When consumers get really gloomy, consumer confidence surveys tank, and the macro-economy is likely running cold. I have my issues with consumer confidence surveys, but as Tim Manni over at HSH Associates puts it (in his comment on my previous post), ”I will concur that consumer confidence does usually correlate with weak consumer spending and similar reports.” The ABC/Washington Post Consumer Confidence survey tells an interesting story: consumers are gloomy because the economy is in a recession, rather than banking system burning in flames - as many would say.
Here we are in the middle – or should I say depths – of a banking crisis. The Fed is dumping liquidity onto the U.S. economy from a B-1 Bomber, the Treasury attempts to re-capitalize ailing banks, and all the while, the economy proceeds with its cyclical downturn (recession). But what I really want to know is whether consumers extra gloomy because the economy is contracting, or because their 401k is at risk? TH, in a comment yesterday, seems to be wondering the same thing.
The headline consumer confidence surveys – U. of Michigan and the Conference Board – are monthly indicators, so I go to ABC for their high frequency, weekly confidence survey: Financial Crisis Sours Consumers; Record Say Economy's Getting Worse.
Well, it looks like even ABC got it wrong. Yes, consumers are melancholic and the consumer confidence survey – where 82% of consumers say the state of the economy has worsened – has hit record lows (what doesn’t hit a record low these days), but not because of the financial crisis. Consumers are sour because the economy is in a recession, as their financial woes improved long before the beginning of the crisis (Lehman's failure on 9/14/08).
Consumers are understandably gloomy: more than 700,000 jobs have been lost, unemployment has risen to 6.1% and is expected to ascend further, 0.0% real consumption growth means no new goodies, and gas prices surged throughout 2008 means probably fewer "goodies" and similar "gas". But confidence in personal finances has improved.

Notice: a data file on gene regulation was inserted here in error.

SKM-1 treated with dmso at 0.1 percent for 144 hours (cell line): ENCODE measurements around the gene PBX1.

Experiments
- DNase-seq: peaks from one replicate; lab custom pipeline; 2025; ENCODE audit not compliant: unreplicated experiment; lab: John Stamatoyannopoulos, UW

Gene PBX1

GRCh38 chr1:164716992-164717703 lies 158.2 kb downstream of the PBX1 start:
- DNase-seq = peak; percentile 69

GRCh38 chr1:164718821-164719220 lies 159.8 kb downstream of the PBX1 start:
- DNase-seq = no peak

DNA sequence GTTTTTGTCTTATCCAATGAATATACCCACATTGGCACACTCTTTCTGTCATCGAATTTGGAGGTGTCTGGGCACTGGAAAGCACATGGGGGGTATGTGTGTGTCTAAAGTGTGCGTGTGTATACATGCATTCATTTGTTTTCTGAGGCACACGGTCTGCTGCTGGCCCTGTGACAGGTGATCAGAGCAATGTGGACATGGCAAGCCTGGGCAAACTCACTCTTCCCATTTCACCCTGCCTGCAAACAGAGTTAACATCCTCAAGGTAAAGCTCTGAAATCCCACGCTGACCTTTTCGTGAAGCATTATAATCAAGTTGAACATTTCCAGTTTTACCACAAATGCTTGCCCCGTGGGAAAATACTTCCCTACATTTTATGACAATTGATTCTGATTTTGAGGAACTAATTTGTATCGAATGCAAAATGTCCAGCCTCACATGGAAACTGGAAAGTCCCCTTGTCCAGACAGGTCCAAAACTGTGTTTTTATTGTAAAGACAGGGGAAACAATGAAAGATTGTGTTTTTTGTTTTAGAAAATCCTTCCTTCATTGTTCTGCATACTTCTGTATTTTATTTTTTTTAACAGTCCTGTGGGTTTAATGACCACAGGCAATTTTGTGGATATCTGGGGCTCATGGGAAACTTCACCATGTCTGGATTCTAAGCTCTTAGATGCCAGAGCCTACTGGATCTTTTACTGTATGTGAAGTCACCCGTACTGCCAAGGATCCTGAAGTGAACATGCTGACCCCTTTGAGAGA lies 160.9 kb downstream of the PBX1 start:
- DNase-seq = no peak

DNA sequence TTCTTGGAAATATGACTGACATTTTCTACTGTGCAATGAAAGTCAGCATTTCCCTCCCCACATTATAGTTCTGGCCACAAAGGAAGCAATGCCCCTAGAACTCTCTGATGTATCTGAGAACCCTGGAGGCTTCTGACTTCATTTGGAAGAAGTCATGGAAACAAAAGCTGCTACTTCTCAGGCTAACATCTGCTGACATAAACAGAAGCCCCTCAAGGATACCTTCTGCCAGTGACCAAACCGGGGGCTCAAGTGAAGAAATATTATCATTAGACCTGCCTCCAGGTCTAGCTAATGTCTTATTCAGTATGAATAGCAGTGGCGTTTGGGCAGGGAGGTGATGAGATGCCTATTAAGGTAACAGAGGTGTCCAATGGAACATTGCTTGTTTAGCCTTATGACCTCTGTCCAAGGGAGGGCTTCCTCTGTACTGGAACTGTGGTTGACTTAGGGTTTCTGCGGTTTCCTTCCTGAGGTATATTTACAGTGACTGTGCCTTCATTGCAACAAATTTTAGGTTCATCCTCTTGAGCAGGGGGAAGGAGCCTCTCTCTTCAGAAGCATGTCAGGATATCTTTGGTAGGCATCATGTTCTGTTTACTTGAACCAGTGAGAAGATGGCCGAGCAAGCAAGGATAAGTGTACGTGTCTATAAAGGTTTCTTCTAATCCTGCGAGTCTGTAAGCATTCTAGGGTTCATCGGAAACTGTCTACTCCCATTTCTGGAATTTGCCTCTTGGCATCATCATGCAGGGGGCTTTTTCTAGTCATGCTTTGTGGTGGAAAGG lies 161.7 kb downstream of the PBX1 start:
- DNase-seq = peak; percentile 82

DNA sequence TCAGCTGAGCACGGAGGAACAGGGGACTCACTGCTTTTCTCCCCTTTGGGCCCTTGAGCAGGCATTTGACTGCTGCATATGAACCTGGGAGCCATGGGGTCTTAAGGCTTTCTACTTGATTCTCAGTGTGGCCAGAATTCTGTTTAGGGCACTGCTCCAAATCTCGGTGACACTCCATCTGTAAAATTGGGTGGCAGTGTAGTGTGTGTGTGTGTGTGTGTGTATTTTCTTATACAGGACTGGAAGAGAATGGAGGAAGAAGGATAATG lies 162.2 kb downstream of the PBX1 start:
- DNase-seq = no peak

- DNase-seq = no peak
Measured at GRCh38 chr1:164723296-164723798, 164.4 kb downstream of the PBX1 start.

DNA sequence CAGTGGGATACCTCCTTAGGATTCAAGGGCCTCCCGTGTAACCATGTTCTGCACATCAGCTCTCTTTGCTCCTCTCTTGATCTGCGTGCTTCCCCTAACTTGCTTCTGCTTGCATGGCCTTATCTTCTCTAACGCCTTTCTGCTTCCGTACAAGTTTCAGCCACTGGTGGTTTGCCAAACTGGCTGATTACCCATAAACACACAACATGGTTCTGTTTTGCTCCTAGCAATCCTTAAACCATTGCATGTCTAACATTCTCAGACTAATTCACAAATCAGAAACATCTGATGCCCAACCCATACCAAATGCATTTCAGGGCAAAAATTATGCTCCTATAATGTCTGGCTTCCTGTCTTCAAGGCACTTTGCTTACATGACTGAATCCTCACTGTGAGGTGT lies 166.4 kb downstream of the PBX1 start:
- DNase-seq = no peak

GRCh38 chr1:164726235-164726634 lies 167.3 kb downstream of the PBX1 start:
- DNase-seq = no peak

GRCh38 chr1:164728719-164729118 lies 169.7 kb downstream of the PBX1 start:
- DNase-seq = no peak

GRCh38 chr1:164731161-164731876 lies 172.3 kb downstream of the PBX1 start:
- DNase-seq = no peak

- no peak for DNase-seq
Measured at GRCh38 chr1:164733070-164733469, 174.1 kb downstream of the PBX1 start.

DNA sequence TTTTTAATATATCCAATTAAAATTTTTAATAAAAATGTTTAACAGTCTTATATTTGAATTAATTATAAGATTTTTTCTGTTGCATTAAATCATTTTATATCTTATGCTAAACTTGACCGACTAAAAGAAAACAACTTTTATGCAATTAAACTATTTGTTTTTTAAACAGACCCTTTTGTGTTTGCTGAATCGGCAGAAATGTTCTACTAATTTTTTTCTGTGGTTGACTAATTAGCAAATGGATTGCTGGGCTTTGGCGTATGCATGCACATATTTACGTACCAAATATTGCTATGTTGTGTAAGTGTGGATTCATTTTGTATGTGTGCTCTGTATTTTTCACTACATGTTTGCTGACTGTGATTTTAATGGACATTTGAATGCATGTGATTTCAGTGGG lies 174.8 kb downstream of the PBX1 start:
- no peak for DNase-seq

The chart breaks down the consumer confidence index into its three broad categories: state of the economy, personal finance, and consumer comfort (buying climate). Just as the economic data would suggest, 82% of consumers surveyed believe that the state of the economy has worsened over the last week, where 62% believe that the buying climate is thriftier from last week. However, there is no net change in confidence over personal finances (50% believe they have improved, while 50% believe they have worsened). And in fact, consumer confidence over personal finances has improved since Fannie and Freddie were taken over in early September.
This just doesn’t jive with the credit market freeze of late…or does it? Consumers – with a considerable share of their wealth tied up in their home – see financing their consumption stream based on wealth as more stable now since the value of their homes have been secured.
When the U.S. government put Fannie and Freddie under conservatorship, they explicitly guaranteed the health of the secondary mortgage market. With the assurance that banks can roll over debt with Fannie and Freddie, the availability of mortgage credit will if anything not fall too propitiously.
On the other hand, if Fannie and Freddie had failed, home buyers would leave the market as mortgage credit dried up and demand for housing would sink. The equilibrium in home values would fall to a permanently lower level, and destroy consumer welath.
The possible failure of Fannie Mae and Freddie Mac casued more consumer angst than did the failure of Washington Mutual, or any of the related crises over the last three weeks. The ABC poll is consistent with this notion. Interesting.